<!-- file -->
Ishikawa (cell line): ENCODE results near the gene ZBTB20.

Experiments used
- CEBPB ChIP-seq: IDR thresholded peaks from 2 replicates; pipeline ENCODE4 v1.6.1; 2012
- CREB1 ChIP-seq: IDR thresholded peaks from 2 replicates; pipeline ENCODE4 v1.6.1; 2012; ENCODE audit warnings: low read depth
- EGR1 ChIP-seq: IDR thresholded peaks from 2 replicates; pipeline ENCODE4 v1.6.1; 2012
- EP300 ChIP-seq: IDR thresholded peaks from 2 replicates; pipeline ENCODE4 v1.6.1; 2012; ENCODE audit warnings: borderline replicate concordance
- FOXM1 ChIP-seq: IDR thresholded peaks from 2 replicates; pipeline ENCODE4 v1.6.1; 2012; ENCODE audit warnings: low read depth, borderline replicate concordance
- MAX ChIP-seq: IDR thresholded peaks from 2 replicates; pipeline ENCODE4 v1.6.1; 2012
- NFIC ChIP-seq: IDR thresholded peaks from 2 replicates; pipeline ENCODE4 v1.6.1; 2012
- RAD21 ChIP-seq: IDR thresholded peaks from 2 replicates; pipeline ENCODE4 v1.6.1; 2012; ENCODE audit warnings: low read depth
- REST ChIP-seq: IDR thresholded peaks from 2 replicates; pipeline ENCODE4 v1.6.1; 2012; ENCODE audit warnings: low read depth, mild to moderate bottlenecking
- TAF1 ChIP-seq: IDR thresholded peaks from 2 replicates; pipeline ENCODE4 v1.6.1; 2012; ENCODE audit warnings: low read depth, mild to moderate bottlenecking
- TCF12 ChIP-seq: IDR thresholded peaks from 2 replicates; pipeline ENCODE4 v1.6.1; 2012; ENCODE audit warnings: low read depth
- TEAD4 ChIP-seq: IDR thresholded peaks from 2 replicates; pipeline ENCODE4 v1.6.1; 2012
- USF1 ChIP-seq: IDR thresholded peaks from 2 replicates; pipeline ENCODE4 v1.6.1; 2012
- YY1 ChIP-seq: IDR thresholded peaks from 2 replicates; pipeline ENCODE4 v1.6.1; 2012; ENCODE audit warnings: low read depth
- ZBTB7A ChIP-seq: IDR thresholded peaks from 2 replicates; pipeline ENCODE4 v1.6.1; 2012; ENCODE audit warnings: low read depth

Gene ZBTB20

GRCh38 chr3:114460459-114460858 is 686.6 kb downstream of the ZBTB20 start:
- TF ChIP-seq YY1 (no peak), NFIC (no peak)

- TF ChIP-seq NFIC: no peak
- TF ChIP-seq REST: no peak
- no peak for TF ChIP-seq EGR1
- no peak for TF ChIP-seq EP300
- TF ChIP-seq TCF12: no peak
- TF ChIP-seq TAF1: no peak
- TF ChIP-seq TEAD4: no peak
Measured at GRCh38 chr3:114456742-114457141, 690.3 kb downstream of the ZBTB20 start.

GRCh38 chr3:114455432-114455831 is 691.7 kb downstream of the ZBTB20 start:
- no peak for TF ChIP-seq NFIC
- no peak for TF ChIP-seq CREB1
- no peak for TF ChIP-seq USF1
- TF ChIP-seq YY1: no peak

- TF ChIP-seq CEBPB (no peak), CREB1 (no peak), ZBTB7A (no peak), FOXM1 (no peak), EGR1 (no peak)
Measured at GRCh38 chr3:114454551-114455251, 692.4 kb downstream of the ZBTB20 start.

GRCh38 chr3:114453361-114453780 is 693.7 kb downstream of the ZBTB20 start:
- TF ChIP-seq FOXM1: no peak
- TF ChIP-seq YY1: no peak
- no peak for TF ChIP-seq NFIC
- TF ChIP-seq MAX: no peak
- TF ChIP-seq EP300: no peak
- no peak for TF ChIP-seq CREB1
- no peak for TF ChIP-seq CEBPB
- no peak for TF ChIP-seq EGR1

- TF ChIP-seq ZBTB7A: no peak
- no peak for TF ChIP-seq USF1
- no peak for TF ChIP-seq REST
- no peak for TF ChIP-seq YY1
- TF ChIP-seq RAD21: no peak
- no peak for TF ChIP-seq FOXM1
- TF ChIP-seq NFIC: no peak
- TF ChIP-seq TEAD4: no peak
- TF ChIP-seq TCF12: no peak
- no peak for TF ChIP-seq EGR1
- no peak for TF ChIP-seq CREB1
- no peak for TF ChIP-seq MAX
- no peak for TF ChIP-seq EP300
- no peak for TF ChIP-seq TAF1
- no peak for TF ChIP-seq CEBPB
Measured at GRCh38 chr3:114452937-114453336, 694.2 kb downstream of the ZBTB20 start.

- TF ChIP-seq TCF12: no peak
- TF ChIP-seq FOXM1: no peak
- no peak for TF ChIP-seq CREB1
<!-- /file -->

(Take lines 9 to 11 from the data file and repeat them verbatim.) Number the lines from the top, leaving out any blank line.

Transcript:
- NFIC ChIP-seq: IDR thresholded peaks from 2 replicates; pipeline ENCODE4 v1.6.1; 2012
- RAD21 ChIP-seq: IDR thresholded peaks from 2 replicates; pipeline ENCODE4 v1.6.1; 2012; ENCODE audit warnings: low read depth
- REST ChIP-seq: IDR thresholded peaks from 2 replicates; pipeline ENCODE4 v1.6.1; 2012; ENCODE audit warnings: low read depth, mild to moderate bottlenecking